30-60 Rumely E Heads for Oil Pull Exposition

| April/May 1990

  • The rod and piston
    Lyman and Evelyn Knapp in 1942 with the rod and piston out of the 30-60. Car is 1933 Auburn-see mud chains!
  • Lyman Knapp's 30-60 Rumely
    Lyman Knapp's 30-60 Rumely plowing southeast of Blackwell, OK, in August 1949. 'Bud' Knapp is on the tractor. Note straw pile in background.

  • The rod and piston
  • Lyman Knapp's 30-60 Rumely

131 Robin Road, Blackwell, Oklahoma 74631

Lyman Knapp's 30-60 E Oil Pull heads for the Oil Pull exposition at Pawnee next May. The ole gal will be in her work clothes, just like she wore in World War II. Not only did this 30-60 E No. 2372 turn the soil on the Knapp Farms in Kay County, Oklahoma during the war, she helped build a concentration camp at Tonkawa, Oklahoma, that housed German war prisoners.

In 1939, Bud and Lyman Knapp purchased number 2372 and a Rumely fuel wagon from a Mr. Babbs at Blackwell, Oklahoma. The tractor and fuel wagon were stored inside. Price was $90.00 for the tractor and $20.00 for the fuel wagon. This was cheap power and, I might add, economical power. This tractor is equipped with the middle speed gear and would walk right along with eight to ten plows. Knapp's fields were rather large, some being a mile long, so they made good use of a big plow outfit.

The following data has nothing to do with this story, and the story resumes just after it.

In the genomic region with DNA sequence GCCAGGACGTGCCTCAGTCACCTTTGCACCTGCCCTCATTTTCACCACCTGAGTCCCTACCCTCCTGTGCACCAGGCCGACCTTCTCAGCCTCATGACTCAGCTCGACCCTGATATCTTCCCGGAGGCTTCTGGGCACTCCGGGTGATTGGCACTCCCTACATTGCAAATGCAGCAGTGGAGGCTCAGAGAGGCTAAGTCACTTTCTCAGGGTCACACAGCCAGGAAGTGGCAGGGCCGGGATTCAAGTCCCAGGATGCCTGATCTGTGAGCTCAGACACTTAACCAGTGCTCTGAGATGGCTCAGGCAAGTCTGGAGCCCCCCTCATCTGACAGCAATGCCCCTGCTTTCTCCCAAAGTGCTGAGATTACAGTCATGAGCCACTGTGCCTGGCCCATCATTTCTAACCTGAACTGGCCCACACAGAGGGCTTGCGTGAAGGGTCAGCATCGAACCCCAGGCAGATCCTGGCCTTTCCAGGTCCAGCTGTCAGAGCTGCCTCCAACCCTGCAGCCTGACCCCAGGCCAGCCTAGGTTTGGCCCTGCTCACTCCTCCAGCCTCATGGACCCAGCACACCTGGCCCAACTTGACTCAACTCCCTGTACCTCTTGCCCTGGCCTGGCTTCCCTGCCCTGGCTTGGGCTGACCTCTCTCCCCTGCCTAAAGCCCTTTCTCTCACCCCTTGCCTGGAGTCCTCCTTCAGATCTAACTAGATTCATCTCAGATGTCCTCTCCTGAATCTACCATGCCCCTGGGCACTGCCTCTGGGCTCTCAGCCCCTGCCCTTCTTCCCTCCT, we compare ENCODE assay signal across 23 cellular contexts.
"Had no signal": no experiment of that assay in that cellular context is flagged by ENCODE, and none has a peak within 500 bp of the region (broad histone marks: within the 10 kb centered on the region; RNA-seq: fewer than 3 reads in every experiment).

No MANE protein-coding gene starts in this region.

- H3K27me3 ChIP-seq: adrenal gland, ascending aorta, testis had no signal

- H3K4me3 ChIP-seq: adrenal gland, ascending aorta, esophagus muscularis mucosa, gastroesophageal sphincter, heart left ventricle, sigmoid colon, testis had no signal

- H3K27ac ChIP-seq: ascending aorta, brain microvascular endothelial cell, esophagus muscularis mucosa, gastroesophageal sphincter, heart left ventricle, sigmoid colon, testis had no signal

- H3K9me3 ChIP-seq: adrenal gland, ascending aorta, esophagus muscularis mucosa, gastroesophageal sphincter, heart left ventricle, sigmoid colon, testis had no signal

In our community, Bud and Lyman Knapp were referred to as the Knapp Boys- they farmed together. Their other farm power was a 25-40 Allis, Rock Island, E Allis, and a G.P. John Deere.

I grew up ? mile south of Bud and ? mile east of Lyman. As a teenage boy it was a great thrill for me to cut across the field and catch a ride on the 30-60 plow.

I don't remember the year, Lyman and his family left for Colorado in the 1932 Auburn on vacation. Bud was plowing with the Rumley in a field one mile long just east of my house. I rode three days with Bud. At that time they were pulling an eight bottom John Deere plow. The fuel was kerosene and water. No spiked up mix like some of you fellows use today.